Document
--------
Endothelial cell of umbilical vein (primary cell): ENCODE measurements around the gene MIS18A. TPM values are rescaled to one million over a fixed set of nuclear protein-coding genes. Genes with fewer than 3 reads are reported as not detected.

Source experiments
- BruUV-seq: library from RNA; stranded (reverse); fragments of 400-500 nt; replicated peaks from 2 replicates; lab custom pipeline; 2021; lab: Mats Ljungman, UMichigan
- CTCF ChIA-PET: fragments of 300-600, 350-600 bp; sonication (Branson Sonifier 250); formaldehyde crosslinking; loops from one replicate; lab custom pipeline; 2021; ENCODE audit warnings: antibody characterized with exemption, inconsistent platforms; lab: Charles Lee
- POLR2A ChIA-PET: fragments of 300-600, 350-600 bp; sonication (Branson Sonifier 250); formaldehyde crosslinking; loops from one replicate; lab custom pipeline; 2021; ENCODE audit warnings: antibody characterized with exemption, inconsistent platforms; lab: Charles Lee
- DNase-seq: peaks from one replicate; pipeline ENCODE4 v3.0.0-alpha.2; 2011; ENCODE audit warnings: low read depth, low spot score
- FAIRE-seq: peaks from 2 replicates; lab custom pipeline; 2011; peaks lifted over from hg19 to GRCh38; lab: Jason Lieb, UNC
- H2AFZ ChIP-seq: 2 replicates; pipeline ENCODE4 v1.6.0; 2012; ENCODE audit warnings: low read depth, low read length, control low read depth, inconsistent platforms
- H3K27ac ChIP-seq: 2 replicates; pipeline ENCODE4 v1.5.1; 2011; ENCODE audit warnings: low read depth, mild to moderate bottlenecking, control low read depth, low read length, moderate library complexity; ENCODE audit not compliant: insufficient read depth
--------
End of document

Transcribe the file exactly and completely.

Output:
Endothelial cell of umbilical vein (primary cell): ENCODE measurements around the gene MIS18A. TPM values are rescaled to one million over a fixed set of nuclear protein-coding genes. Genes with fewer than 3 reads are reported as not detected.

Source experiments
- BruUV-seq: library from RNA; stranded (reverse); fragments of 400-500 nt; replicated peaks from 2 replicates; lab custom pipeline; 2021; lab: Mats Ljungman, UMichigan
- CTCF ChIA-PET: fragments of 300-600, 350-600 bp; sonication (Branson Sonifier 250); formaldehyde crosslinking; loops from one replicate; lab custom pipeline; 2021; ENCODE audit warnings: antibody characterized with exemption, inconsistent platforms; lab: Charles Lee
- POLR2A ChIA-PET: fragments of 300-600, 350-600 bp; sonication (Branson Sonifier 250); formaldehyde crosslinking; loops from one replicate; lab custom pipeline; 2021; ENCODE audit warnings: antibody characterized with exemption, inconsistent platforms; lab: Charles Lee
- DNase-seq: peaks from one replicate; pipeline ENCODE4 v3.0.0-alpha.2; 2011; ENCODE audit warnings: low read depth, low spot score
- FAIRE-seq: peaks from 2 replicates; lab custom pipeline; 2011; peaks lifted over from hg19 to GRCh38; lab: Jason Lieb, UNC
- H2AFZ ChIP-seq: 2 replicates; pipeline ENCODE4 v1.6.0; 2012; ENCODE audit warnings: low read depth, low read length, control low read depth, inconsistent platforms
- H3K27ac ChIP-seq: 2 replicates; pipeline ENCODE4 v1.5.1; 2011; ENCODE audit warnings: low read depth, mild to moderate bottlenecking, control low read depth, low read length, moderate library complexity; ENCODE audit not compliant: insufficient read depth